0820 GMT October 22, 2018
After the 75-year-old's 15-minute appearance at the High Court in Durban on Friday morning, the case was adjourned until June 8, BBC reported.
He faces 16 counts of corruption, racketeering, fraud and money laundering, which dogged his presidency and were reinstated in 2016.
Zuma, who was forced out of office in February, denies any wrongdoing.
His supporters descended on the city to rally for him, while his critics think court action is long overdue.
After the hearing, Zuma addressed the crowds, who had come to stand alongside him at the court in his home province.
"I have never seen it before where someone is charged with a crime, those charges are dropped and then years later those same charges are reinstated. This is a just a political conspiracy," he said in Zulu.
The arms deal took place in 1999, the year Zuma moved from being a provincial minister to deputy president.
He is accused of accepting bribes from French arms firm Thales via his financial adviser.
The adviser, Schabir Shaikh, was found guilty of trying to solicit the bribes and was jailed in 2005.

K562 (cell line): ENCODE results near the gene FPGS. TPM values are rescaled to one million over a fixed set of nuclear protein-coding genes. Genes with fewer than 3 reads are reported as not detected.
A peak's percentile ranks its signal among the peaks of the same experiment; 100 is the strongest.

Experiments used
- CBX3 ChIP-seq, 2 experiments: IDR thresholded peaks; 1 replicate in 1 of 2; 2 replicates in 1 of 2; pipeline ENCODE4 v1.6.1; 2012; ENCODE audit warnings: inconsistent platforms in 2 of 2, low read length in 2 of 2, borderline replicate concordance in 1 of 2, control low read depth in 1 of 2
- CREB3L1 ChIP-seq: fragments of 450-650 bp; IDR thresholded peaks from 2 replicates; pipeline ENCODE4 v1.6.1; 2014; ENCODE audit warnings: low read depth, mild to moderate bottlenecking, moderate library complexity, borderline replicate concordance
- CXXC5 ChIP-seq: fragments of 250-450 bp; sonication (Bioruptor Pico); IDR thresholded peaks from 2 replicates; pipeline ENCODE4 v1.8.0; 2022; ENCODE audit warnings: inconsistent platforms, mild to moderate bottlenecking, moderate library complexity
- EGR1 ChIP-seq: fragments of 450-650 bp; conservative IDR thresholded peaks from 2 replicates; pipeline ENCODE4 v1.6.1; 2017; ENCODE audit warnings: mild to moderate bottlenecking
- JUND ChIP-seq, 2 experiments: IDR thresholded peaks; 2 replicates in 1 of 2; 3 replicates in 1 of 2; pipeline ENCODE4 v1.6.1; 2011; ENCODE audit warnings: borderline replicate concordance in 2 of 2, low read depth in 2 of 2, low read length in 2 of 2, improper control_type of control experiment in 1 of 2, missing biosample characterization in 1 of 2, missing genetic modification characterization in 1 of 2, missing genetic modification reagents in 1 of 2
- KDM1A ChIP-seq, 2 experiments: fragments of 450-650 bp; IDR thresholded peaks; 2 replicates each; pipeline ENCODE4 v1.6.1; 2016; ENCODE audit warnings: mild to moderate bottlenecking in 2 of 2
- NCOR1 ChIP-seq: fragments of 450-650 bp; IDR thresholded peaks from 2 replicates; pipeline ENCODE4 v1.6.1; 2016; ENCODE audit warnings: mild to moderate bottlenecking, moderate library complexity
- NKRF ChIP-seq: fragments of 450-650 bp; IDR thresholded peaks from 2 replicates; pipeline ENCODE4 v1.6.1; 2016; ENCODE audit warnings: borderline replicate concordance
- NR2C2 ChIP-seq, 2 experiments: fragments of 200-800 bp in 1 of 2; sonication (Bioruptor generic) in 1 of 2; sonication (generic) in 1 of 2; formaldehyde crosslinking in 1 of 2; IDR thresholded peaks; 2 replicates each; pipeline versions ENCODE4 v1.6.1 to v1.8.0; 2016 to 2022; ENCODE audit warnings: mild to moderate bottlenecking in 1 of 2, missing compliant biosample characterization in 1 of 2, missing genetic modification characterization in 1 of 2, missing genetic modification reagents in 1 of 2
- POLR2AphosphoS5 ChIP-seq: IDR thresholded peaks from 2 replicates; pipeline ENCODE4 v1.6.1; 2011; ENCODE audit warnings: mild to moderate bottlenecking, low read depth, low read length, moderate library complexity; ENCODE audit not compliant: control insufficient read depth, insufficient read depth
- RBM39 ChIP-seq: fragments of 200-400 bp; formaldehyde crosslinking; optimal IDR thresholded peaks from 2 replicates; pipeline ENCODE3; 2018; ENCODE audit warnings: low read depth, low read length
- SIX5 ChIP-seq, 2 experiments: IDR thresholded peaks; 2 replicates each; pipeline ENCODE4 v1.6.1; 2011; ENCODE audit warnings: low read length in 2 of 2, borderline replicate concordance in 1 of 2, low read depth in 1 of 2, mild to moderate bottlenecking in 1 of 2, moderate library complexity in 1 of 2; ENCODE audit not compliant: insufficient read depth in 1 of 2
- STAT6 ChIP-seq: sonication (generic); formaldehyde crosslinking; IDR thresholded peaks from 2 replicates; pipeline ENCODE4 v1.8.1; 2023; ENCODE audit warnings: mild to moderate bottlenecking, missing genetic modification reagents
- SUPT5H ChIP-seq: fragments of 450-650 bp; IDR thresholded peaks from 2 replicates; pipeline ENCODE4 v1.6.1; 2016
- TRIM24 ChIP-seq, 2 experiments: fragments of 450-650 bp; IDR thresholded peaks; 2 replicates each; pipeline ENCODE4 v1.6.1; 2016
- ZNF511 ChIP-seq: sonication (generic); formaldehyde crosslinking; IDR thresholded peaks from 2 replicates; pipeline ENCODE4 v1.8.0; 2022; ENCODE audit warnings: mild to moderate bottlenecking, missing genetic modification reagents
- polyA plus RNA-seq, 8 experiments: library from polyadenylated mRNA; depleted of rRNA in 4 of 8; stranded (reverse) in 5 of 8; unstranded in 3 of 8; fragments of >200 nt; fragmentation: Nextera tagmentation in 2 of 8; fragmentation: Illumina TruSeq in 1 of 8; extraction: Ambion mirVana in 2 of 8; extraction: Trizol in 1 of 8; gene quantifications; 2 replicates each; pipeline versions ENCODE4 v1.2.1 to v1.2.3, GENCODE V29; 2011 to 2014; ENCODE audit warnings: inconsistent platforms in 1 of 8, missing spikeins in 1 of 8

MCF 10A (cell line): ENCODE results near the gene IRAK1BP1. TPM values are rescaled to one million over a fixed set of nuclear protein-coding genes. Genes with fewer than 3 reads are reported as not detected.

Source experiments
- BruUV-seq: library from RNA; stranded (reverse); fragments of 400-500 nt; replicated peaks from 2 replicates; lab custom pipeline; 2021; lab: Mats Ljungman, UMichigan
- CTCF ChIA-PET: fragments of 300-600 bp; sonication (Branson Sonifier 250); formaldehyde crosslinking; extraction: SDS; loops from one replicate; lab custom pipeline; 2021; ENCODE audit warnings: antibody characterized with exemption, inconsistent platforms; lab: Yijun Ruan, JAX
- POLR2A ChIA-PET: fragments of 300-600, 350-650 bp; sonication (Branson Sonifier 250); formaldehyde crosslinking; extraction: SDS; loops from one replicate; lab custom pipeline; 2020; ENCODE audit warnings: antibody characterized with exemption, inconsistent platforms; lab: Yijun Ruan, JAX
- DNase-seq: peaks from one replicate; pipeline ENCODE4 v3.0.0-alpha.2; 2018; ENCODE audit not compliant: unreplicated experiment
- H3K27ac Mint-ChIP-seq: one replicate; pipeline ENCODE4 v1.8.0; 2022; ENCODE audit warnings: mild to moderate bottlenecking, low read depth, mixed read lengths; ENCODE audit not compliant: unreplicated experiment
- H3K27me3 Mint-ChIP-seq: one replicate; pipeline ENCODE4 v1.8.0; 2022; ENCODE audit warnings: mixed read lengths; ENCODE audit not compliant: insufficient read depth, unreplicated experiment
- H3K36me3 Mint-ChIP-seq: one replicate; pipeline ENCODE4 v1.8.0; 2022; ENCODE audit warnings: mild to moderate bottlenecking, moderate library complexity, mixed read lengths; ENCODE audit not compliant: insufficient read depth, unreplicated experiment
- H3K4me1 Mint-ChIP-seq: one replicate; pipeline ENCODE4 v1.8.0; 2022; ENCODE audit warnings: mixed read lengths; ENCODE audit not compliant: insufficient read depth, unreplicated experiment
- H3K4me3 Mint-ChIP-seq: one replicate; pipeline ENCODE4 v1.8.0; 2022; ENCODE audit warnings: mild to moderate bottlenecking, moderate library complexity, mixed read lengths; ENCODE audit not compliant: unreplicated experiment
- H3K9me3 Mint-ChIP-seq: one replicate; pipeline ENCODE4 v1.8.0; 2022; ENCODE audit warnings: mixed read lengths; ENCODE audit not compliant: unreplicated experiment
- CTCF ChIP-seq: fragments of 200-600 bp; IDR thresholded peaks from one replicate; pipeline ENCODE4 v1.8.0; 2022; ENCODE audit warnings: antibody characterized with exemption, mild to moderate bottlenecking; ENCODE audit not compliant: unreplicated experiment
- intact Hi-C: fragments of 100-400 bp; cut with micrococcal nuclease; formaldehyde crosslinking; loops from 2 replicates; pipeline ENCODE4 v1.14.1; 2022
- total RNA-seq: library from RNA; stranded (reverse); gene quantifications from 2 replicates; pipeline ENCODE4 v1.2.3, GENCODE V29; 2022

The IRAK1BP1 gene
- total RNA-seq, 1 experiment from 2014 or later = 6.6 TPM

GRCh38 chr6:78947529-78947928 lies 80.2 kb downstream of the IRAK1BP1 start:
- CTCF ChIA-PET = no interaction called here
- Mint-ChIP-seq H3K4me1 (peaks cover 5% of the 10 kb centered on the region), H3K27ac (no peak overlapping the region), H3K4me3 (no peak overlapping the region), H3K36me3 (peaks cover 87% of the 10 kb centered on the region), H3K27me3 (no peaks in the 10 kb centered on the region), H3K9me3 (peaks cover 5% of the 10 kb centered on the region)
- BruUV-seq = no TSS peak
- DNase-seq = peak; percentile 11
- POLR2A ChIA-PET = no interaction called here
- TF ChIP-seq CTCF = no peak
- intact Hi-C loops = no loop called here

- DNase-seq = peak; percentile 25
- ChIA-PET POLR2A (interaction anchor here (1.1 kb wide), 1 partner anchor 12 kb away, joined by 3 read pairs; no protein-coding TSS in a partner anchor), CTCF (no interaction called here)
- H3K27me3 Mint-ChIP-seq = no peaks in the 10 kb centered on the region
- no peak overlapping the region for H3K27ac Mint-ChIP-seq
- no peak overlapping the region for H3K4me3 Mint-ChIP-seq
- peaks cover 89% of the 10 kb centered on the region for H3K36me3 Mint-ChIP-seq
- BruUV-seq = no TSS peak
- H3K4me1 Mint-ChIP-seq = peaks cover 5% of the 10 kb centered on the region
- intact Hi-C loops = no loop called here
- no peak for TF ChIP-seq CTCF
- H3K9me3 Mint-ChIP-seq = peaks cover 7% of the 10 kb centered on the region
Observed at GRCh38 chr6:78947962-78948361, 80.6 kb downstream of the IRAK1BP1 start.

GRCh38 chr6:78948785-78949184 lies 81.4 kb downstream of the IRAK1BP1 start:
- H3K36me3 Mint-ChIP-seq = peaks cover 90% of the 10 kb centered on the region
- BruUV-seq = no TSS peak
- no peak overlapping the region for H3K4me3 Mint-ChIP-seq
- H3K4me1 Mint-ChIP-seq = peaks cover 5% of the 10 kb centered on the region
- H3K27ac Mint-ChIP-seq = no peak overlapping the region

The case against Zuma was dropped shortly before he ran for president in 2009.
Zuma's opponents had long fought for him to be charged over the 1990s bribes.
The charges were reinstated in 2016 as his grip on the ruling African National Congress (ANC), weakened.
He was facing his ninth vote of no-confidence in parliament before he left office, forced out by the ANC.
His rule was beset with a series of scandals, including claims of state looting.
In 2016, a court ruled that he breached his oath of office by using government money to upgrade a private home in the rural area of Nkandla. He later repaid the money.
Last year he was also accused of profiteering from a relationship with the wealthy Gupta family — allegations that both parties have denied.
In February, Zuma resigned following intense pressure from the ANC party. He had been told to step down or face another vote of no-confidence in parliament.
Zuma's remaining supporters argue that he is being targeted for backing a radical economic reform agenda.